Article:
On stoma

“Stoma” he said. “We have to talk about stoma.”  Stoma? Isn’t that a little hole on a leaf for plant respiration? I’m sure I picked that up during a botany class.  The only problem is that this was the gynaecologist talking, the one who’s about to cut me open to remove whatever has taken root on my pelvis. Oh dear. I knew, when I was first told that there was a chance the cancer had relapsed, that they had taken out everything disposable four years ago.  There’s not a lot left in there that I don’t need. I suppose I could spare a kidney at a push and maybe the appendix could go. Other than that, I’d like to hang on to all my bits, thank you very much.

There had been a minor moment of relief when the oncologist showed me the CT scan with something showing in the pelvic area. Nothing enormous, not spread everywhere, didn’t seem to be attached to any major organs, operable they thought. That relief evaporated a few days later when the surgeon began to talk about the bowel. The bowel which might just have to come out, to be replaced with a snazzy little bag. The must have accessoryof the colorectal ward.  Panic, panic. My life revolves around activity – diving, running, swimming. This sounded like the start of the end; was everything going to grind to a halt? Would I be able to dive again? It seems it was a good job that last autumn I ticked manta rays off the list of Things I Still Want to See.  Whale sharks are still on the list, though.

And then there was the waiting list. You’ll like this. It turns out that, however urgent my case might appear to be, as it’s a relapse I go on the waiting list with everyone else. Urgent but not priority. First time round there’s a NICE guideline that says suspected ovarian cancer has to be treated within (I think) 31 days.  Second time round it’s not so nice and there are no such timescales.   The waiting list locally is 8 to 10 weeks.  We came away from the consultation with the surgeon and I did the maths.  Six months ago I had been clear. It was already four weeks since the positive blood test and there was a tumour showing on the CT scan. Another 10 weeks would make over 3 months since the blood test, another 50% of the time since the last clear result. If they were talking about the bowel coming out now, it seemed like it would be a surefire certainty by the end of September.

It was then that we went to dig out the health insurance that had come when my husband changed jobs a couple of years ago.  And what’s this unknown creature? A helpful insurance company that doesn’t quibble; half an hour on the phone and they told us to go ahead and arrange a date with the surgeon! Cue more tears, this time pure relief. I feel like I’ve got corporate sponsorship; me and Hannah Miley, sponsored by Xodus. I’m not expecting a medal but a few more years would be nice.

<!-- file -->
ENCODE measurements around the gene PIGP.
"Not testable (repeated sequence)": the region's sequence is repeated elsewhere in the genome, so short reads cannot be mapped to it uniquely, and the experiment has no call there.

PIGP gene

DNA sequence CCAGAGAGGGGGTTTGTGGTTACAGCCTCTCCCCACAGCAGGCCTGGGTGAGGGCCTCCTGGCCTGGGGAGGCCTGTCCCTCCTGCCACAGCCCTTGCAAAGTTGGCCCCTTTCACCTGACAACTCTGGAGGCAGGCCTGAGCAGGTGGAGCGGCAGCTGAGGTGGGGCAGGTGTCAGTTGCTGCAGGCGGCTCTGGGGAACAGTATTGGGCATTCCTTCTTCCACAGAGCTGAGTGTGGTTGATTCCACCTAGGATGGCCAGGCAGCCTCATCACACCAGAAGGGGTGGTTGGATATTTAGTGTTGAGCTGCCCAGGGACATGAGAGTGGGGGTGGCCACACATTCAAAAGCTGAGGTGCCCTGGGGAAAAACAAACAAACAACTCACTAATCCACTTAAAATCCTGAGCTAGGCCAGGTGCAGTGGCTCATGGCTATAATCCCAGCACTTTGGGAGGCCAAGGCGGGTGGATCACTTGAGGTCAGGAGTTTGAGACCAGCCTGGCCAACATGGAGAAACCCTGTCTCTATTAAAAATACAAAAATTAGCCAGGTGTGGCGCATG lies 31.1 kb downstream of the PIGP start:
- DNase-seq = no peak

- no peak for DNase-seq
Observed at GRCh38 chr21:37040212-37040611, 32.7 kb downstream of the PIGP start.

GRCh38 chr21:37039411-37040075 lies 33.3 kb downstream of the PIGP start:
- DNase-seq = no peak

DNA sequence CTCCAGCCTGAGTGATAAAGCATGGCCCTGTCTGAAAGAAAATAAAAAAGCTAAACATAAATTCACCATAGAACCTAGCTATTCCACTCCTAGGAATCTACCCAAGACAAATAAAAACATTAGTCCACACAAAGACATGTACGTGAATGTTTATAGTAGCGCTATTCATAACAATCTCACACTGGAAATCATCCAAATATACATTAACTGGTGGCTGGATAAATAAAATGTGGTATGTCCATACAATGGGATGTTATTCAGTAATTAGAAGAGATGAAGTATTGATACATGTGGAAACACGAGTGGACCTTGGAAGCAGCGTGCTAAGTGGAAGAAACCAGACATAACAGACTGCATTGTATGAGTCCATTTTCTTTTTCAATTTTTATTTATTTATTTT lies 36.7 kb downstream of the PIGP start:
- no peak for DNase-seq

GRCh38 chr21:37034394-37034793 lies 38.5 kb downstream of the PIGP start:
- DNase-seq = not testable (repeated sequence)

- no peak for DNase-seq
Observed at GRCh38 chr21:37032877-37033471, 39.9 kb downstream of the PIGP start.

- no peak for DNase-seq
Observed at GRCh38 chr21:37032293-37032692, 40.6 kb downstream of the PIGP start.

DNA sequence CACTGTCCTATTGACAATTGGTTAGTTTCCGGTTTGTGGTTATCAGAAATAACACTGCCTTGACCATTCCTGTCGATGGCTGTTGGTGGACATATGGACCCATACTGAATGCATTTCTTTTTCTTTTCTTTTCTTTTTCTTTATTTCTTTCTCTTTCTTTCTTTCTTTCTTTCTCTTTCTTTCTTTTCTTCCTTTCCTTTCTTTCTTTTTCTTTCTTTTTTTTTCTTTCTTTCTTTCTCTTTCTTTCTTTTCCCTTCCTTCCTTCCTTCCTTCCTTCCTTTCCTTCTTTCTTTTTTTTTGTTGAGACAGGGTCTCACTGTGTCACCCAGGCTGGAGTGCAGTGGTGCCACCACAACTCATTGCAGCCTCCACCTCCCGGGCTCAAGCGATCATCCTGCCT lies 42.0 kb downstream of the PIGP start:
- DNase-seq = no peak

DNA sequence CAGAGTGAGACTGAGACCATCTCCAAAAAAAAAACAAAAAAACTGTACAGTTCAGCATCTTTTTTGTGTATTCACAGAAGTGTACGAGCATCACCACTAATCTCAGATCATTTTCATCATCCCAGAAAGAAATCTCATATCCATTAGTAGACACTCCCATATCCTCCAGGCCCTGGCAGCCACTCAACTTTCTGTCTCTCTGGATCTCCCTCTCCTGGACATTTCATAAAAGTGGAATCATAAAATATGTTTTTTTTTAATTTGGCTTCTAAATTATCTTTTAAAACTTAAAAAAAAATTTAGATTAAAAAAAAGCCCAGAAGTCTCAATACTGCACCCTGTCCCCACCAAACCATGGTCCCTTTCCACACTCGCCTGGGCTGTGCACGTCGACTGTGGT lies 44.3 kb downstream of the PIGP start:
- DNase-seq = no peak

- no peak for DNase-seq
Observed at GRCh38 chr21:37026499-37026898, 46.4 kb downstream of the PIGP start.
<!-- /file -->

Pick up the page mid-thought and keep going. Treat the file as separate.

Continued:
So it’s all sorted and I’m going under the knife next Friday.  They really should have put in a zip, maybe a stylish velcro flap, several surgeries ago. I see the colorectal people tomorrow in the knowledge that they will prep me for the worst.  I’ve been diving a couple of times, just in case it’s the last time. I don’t really believe it is though, even if I do end up with a bag. What’s a dry suit for, after all?

As I said in another post, shit happens. And every time it happens for the rest of this week, I’d better make the most of it. I’d better enjoy wiping my bum for the rest of the week.  After all, it might be one of those trivial daily activities that we all take for granted that I might not get to do again.

Photo credit: R~P~M

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5 thoughts on “On stoma

  1. chuckalicious post 😉 glad you found your sense of humour again – seems you’re going to need it. I have a friend who has NO [and I repeat – no] bowel. He has a bag. He does everything he wants to do, including swimming and sailing. No doubt about it, he has to find ways, but he does.

    And so will you – the very very best of luck on Friday – let’s just hope it doesn’t come to that. You know very well they always have to prepare us for the worst. Gloomy buggers that they are.
    But IF it comes to that, you’ll manage.

    Totally amazed by the ‘unknown creature’!! How exciting! A helpful insurance company?? We will have to have a t-shirt done I think! Brilliant.
    x
    PS: Reading this back – seems most of my friends have parts missing actually – including me!

  2. Hi Christine
    We are all thinking of you and your boys today and hoping for the very best outcome from your surgery. Thank goodness for Ian’s medical insurance. Obviously, let us know is there’s anything we can do. If you want a change of scene, when you’re feeling up to it, we’d love to see you. Maybe Sunny Dunny will work its magic and help your recovery – feel free to stay if you fancy it. Huge, huge hugs, Love Dee, Ali, Fionnuala and Tara.

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